grockle

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English[edit]

Etymology[edit]

A very old word of uncertain origin common for centuries in the New Forest area of Hampshire for people from outside it. In more recent times it has spread to other parts of the south coast and indeed elsewhere, including the former colonies of Northern and Southern Rhodesia as a term for a foreigner. The term is widely used in Devon where it refers to tourists or people recently relocated from elsewhere. The word was imported to the Isle of Man in 1970 by Capt McKenzie who had learned the word in Plymouth. Commonly referred to tourists in cars who can be easily identified because all Manx number plates have either MN or MAN in them.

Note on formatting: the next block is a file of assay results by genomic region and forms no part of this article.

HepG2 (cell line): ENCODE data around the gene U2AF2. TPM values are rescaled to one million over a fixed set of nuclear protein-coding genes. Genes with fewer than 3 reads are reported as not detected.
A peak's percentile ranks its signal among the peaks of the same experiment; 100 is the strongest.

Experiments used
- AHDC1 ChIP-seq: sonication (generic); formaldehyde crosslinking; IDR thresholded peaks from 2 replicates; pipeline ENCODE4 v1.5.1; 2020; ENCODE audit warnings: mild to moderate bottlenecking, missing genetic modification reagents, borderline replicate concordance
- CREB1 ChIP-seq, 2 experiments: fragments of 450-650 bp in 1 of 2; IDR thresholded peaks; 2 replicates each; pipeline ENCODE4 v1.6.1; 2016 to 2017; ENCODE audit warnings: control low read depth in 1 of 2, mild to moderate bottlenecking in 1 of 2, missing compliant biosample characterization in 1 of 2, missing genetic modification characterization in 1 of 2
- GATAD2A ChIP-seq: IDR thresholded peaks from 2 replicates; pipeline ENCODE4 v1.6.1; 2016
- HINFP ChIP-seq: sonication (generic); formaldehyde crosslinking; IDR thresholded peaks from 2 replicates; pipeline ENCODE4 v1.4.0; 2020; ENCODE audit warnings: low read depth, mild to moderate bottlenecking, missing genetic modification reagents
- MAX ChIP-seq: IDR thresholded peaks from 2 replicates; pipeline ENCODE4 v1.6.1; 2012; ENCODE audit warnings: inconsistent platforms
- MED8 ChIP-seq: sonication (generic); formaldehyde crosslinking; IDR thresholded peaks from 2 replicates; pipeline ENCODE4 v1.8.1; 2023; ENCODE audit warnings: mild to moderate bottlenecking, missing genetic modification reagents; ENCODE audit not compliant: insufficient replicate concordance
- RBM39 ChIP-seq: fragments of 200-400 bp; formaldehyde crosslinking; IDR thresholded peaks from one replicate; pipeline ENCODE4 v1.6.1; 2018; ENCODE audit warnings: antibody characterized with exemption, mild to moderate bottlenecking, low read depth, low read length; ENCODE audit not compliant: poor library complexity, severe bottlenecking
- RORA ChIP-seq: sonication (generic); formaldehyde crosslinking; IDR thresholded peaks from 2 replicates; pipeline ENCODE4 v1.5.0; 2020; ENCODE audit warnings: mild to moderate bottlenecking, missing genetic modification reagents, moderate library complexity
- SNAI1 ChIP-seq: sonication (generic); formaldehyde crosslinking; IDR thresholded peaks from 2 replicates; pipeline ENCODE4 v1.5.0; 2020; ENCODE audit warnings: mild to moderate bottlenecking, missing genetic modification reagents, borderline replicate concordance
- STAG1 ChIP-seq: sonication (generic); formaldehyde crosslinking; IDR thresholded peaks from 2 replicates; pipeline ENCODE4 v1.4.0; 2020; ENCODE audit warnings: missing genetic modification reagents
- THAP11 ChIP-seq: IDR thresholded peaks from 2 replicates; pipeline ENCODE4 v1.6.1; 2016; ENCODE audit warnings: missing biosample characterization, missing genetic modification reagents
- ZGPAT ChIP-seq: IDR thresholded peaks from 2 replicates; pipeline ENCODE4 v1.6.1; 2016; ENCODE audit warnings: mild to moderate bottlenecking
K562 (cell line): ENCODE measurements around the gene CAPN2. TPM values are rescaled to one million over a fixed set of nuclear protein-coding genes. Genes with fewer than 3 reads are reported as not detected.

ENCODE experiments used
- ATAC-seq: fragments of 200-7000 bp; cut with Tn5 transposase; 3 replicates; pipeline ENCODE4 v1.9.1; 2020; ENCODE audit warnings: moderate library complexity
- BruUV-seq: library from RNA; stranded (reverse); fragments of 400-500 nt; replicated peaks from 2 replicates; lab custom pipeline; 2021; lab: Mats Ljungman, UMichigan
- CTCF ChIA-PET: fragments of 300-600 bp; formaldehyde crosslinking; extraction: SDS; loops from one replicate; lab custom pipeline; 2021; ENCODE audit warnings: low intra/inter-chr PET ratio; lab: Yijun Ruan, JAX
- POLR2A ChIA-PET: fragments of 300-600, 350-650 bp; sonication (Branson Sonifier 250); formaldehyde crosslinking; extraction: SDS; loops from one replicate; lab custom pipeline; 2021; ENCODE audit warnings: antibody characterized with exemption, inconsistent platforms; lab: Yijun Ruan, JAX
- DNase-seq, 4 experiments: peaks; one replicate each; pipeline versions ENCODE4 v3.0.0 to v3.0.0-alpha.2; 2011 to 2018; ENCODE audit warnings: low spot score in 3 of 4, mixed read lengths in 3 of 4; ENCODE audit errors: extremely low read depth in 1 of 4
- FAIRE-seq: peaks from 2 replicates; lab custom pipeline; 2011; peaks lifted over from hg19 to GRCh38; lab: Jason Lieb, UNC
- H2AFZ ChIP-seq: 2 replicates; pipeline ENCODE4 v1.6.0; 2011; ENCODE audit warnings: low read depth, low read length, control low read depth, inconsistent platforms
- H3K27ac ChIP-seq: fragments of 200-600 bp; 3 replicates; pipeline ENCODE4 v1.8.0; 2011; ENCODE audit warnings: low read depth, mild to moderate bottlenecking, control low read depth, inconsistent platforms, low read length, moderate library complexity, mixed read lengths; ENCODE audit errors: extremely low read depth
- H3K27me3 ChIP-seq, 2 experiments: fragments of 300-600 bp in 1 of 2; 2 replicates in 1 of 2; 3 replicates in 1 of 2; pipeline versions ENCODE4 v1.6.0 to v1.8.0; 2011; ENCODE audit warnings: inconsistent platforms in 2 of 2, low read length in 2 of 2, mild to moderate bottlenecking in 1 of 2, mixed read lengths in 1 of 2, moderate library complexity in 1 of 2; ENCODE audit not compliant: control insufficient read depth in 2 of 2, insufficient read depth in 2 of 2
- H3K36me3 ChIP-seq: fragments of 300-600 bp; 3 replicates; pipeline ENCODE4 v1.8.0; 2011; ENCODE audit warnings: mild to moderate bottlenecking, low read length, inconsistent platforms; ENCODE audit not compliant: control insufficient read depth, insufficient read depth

It has also been said to have derived from the eponymous dragon in the obsolete The Dandy comic strip "Danny and his Grockle", popularised by the movie The System.[1] However its use in the New Forest area and local areas of Dorset and Wiltshire is well-attested by long-term residents of those areas.

Noun[edit]

grockle (plural grockles)

  1. (slang, UK, various parts of the West Country) A tourist from elsewhere in the country
    • 2009, Guy Adams, Torchwood: The House that Jack Built, chapter 1:
      The grockles were not well served on the Marina of late.

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